Under the terms of the trust agreement, Elaine Rosier was to receive 30 days' written notice of her former husband's intention to exercise any powers or rights with respect to the insurance policy. The right to such notice even survived Mrs. Rosier's death or disability and was to go to her administrator, executor or legal representative.

As the majority opinion states, it is well established that the rules of construction which apply to the interpretation of contracts apply to the construction of trust instruments. Indeed, every provision in a contract must, if possible, be given effect, because it is presumed that each was deliberately inserted. (Continental Television Corp. v. Caster (1963), 42 Ill. App. 2d 122, 191 N.E.2d 607.) Regarding the instant trust agreement, the notice clause is clear and unambiguous. Its sole purpose was to protect Dr. Ierulli and Mrs. Rosier's four children.

When Dr. Ierulli borrowed and withdrew dividends and earnings upon the policy without notifying his former wife, he clearly violated the trust agreement.

The majority reverses the trial court and denies the trustee's claim upon the basis that the trust agreement made no provision for damages in the event of a breach of the notice provision. However, the lack of a damage or penalty clause should not preclude the trustee's claim to the monies advanced on the policy in violation of its explicit terms. The policy was secured pursuant to court order for the benefit of Dr. Ierulli's children, and his estate has no right to the retention of the funds withdrawn from the policy. A party cannot have the benefits of a contract unless he has also performed the obligations. (Kobus v. Jefferson Ice Co. (1971), 2 Ill. App. 3d 458, 276 N.E.2d 725.) Where a party has breached a contract, he cannot take advantage of terms of the contract which benefit him. Robinhorne Construction Corp. v. Snyder (1969), 113 Ill. App. 2d 288, 251 N.E.2d 641, aff'd (1970), 47 Ill. 2d 349, 265 N.E.2d 670.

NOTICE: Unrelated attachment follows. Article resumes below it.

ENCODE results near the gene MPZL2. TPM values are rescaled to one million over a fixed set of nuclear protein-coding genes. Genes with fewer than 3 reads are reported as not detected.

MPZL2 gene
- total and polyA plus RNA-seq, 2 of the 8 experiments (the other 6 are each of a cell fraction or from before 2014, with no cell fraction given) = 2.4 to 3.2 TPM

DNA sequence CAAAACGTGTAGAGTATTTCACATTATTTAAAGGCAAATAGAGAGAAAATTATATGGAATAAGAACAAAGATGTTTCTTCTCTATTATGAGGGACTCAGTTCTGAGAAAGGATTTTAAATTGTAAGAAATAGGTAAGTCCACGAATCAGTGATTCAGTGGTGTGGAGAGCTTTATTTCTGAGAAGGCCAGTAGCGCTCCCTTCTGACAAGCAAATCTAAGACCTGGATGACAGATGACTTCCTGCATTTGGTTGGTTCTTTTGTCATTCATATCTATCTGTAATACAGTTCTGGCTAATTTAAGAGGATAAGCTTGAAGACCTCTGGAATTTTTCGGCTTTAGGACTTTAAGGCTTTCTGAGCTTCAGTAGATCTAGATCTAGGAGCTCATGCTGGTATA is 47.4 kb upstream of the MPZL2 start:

I agree with the trial court that the trustee is entitled to the asserted claim plus interest thereon. The award of $124,132.16 was not an abuse of the court's discretion but rather represents an exercise of the court's inherent power of equity. Courts are not required to find an exact precedent for action which equitable considerations demand. Stegeman v. Smith (1966), 67 Ill. 2d 451, 214 N.E.2d 597.

The terms of the trust agreement were blatantly violated. The proper administration of Justice and basic notions of fairness and equity compel an affirmance of the trial court's allowance of the instant claim. To emphasize a long-standing rule, it is unnecessary to have a precedent for equitable relief before it will be granted. (Johnson v. Johnson (1973), 11 Ill. App. 3d 681, 297 N.E.2d 285.) Accordingly, I respectfully Dissent.